The site has been divided into two main bodies: north and south. The historic (southern) one hosts all of the features associated with the Museum, such as a bar, bookstore, library, cinema room, or cloakrooms and toilets located below the entrance level. The northern part contains all groups of premises connected with the exhibitions.
Between these two bodies, a central space was located which forms a huge museum lobby illuminated from the top. This is a very important part of the site, which is responsible not only for the impressions it gives the visitors but first and foremost is the traffic hub, the starting point of the journey around the exhibition area. This lobby grants access to all exhibition halls, both permanent and temporary.
The main hall of regular shape, great height, soft and diffused lighting is not only the starting point of all exhibition exploration routes but also a space, which is to introduce the public to an atmosphere of uniqueness. In formal terms, the hall interprets the theme of the panels repeated several times in the historical part of the building. This theme unites the old and the new part of the museum.
A single-space main hall for temporary exhibitions is completely devoid of supports, providing virtually unlimited possibilities for display.
Permanent exhibition rooms have been designed on two top floors, dividing the exhibition space into smaller modules, which due to the interrelations are arranged in a logical and uninterrupted string of exhibitions, forming a loop. The rooms located on the top floor have been illuminated with natural light through skylights, thus upholding the historical continuity of exhibition spaces of the National Museum in Krakow.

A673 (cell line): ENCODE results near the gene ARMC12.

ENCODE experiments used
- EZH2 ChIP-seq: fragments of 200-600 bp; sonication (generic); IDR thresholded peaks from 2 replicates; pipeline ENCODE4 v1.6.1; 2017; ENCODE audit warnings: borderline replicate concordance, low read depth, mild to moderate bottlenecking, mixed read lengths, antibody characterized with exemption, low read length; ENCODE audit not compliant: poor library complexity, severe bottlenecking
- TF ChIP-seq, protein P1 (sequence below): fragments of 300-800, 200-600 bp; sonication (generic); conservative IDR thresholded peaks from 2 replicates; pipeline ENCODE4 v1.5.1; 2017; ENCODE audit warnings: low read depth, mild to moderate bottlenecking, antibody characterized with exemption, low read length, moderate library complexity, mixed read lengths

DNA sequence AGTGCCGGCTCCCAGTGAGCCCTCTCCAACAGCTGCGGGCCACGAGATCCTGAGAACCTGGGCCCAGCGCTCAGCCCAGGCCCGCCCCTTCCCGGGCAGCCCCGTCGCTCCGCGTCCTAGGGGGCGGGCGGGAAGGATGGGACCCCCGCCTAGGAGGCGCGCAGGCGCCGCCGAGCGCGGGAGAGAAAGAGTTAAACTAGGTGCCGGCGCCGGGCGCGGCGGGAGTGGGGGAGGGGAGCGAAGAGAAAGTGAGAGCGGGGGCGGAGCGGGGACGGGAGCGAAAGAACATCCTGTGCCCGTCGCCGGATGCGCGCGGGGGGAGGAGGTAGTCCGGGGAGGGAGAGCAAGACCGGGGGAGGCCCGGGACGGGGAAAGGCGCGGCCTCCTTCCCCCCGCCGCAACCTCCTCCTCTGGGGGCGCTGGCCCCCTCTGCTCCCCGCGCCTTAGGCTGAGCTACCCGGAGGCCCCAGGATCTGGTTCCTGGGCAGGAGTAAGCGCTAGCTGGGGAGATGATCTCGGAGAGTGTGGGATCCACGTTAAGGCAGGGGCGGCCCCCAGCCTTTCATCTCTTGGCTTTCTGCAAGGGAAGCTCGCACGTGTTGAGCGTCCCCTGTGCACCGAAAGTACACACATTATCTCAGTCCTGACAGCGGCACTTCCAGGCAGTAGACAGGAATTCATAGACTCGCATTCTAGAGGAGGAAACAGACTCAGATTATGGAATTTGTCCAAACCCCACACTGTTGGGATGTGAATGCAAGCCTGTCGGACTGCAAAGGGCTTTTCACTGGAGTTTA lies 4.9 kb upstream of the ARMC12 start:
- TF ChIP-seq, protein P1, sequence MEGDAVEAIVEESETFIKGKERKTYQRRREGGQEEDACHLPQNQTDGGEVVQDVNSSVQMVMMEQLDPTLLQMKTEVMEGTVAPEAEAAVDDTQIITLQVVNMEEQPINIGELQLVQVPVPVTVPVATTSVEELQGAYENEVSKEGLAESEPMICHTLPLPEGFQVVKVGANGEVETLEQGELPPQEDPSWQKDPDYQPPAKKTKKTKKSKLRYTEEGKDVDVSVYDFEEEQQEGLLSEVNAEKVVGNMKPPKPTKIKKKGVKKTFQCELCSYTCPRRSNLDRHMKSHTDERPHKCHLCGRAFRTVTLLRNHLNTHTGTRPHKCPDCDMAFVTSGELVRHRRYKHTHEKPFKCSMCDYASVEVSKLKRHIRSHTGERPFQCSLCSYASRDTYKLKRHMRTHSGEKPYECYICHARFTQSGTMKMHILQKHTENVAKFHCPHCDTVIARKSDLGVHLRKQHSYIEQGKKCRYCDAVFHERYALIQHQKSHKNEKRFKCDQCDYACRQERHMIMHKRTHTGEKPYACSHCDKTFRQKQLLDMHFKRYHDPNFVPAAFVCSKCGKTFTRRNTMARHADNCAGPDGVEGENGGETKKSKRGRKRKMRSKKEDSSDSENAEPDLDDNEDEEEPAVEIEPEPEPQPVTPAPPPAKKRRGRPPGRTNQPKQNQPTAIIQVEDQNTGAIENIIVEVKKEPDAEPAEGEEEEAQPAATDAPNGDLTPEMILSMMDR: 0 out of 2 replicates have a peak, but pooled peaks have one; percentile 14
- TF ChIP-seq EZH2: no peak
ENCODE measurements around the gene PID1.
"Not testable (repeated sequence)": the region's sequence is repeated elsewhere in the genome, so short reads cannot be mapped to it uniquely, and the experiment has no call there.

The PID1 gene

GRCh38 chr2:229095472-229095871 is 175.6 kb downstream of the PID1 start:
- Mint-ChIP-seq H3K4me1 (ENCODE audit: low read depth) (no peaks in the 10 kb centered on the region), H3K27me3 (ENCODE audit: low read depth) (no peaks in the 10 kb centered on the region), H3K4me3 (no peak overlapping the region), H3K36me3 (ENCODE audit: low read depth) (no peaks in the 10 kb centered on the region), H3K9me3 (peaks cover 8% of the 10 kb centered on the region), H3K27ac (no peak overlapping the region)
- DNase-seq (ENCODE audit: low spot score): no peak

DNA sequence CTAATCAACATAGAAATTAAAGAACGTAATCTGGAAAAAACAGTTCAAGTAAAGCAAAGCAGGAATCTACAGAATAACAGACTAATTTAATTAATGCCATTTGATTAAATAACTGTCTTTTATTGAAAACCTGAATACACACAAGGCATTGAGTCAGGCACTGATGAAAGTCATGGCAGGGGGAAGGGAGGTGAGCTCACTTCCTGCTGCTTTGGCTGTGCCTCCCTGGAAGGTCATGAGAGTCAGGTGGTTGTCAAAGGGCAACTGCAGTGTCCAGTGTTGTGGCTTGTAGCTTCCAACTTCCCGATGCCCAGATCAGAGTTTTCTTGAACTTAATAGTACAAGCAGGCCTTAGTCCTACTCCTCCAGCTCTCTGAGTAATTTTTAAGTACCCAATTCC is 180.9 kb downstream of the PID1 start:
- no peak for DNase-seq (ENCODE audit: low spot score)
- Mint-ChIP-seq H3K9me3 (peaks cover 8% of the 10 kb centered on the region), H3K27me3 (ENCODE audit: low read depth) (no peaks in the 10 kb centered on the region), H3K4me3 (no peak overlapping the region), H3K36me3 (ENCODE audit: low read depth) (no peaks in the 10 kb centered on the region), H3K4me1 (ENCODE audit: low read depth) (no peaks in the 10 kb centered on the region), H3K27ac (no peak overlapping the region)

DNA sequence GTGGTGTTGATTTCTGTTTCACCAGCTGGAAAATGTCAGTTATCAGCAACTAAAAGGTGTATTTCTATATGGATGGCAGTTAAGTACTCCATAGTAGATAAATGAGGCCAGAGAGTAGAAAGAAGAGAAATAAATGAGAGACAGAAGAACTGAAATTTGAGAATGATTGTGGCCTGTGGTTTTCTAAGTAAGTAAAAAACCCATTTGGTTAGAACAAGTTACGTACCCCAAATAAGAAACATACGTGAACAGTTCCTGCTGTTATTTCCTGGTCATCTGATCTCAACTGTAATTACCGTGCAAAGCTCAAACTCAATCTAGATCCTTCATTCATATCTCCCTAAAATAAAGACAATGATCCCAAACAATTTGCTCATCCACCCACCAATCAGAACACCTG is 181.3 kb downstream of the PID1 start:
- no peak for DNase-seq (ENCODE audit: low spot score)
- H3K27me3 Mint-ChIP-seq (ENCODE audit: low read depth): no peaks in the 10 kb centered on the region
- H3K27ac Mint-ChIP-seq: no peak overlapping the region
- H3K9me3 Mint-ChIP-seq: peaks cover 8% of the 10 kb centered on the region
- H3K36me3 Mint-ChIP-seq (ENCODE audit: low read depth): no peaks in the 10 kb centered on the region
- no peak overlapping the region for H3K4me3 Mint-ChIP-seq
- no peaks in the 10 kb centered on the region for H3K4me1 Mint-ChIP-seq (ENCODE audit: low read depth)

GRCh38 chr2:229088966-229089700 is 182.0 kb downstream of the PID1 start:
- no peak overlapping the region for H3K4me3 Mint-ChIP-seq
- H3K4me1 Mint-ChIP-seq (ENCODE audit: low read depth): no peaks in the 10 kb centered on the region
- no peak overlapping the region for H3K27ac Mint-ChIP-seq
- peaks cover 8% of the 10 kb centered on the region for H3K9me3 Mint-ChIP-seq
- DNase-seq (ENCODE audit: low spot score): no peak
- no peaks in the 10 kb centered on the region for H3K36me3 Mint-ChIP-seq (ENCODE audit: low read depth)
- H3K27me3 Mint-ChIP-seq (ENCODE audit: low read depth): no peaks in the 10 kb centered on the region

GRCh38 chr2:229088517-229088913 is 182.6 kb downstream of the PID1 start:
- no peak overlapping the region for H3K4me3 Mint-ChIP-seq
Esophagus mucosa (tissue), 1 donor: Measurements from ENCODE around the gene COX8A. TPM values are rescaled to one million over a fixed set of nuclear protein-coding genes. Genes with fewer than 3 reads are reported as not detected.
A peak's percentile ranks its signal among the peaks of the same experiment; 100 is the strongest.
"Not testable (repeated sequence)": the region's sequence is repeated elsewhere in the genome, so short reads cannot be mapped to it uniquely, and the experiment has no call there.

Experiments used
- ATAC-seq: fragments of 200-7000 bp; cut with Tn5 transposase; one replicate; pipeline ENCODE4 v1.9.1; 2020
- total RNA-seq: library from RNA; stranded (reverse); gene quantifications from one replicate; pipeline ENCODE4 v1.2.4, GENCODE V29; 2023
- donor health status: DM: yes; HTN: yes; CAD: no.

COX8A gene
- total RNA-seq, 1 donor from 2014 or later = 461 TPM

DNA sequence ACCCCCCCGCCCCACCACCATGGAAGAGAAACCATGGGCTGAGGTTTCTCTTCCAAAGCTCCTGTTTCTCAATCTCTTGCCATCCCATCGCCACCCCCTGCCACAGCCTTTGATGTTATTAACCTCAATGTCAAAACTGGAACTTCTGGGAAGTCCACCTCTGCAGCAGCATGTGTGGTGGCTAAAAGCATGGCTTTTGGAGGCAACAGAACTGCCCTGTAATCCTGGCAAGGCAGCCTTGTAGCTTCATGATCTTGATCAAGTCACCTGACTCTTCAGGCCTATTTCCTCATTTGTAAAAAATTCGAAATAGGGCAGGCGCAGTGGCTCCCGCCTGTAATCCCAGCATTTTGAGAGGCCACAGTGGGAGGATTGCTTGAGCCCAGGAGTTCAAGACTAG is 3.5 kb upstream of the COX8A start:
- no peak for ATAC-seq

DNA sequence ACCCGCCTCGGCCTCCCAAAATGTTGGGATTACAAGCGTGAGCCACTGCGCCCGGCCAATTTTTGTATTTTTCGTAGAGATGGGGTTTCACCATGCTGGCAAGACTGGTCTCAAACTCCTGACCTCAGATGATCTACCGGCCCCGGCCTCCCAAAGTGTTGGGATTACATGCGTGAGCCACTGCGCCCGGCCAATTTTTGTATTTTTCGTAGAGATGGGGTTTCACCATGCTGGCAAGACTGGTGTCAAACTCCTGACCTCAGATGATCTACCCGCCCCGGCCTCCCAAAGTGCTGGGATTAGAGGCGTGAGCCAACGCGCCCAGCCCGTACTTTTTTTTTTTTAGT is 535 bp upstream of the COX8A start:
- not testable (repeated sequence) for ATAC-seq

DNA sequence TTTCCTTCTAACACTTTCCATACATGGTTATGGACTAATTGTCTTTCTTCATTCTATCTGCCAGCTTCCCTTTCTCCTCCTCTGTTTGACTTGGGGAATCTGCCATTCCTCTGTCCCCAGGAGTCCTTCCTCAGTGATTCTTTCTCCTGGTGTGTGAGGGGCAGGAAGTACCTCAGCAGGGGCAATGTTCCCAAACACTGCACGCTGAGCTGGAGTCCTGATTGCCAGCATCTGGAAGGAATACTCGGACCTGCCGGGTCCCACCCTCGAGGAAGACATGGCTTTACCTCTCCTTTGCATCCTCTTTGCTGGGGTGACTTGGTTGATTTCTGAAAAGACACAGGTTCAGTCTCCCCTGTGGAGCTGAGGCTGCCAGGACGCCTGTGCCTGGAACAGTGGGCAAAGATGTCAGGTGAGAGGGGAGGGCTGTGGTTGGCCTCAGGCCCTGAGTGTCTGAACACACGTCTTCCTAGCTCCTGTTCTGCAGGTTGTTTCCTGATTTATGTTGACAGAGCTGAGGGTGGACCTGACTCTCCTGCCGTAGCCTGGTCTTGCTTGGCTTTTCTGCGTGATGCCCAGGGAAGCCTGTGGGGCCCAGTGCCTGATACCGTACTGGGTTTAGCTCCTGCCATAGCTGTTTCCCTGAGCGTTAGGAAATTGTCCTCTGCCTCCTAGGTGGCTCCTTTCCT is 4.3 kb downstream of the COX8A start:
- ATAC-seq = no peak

POLSKA. ARCHITECTURE is a new exhibition of contemporary polish architecture which was organised by Architektura-murator monthly and Department of Public and Cultural Diplomacy of the Ministry of Foreign Affairs of Republic of Poland. The exhibition which presents 20 newly constructed buildings (with CINiBA among them) starts on 13th of June in Baku.
ZW109 published in the latest issue of ARCH, which comments the second polish edition of Brick Award. ZW109 won Grand Prix in this competition.
The relatively small building was designed as a one-bay structure with small one-sided flats on the west side and slightly larger flats from the south and north. The distinctive facade of the old building was decided to be reconstructed on the basis of plaster casts of the original ornaments. It features as a “gateway” to the pedestrian passage.
To contrast the facade of the main façade the gate was painted white. Particular attention was paid to the entrance area of the building. Two entrances were designed; one from Zwycięstwa Street and the second from the park. These entrances lead to a one-flight staircase lighted from the top, finished “in white”, as the gateway.
The relatively small building was designed as a one-bay structure with small one-sided flats on the west side and slightly larger flats from the south and north. The eastern wall, which will be further developed in the future, was temporarily insulated and painted in gray. Commercial units are located on the ground floor. They are not accessible from the main street, but from the internal pedestrian passage connecting the already erected object with the two buildings planned to be built at the back of the estate.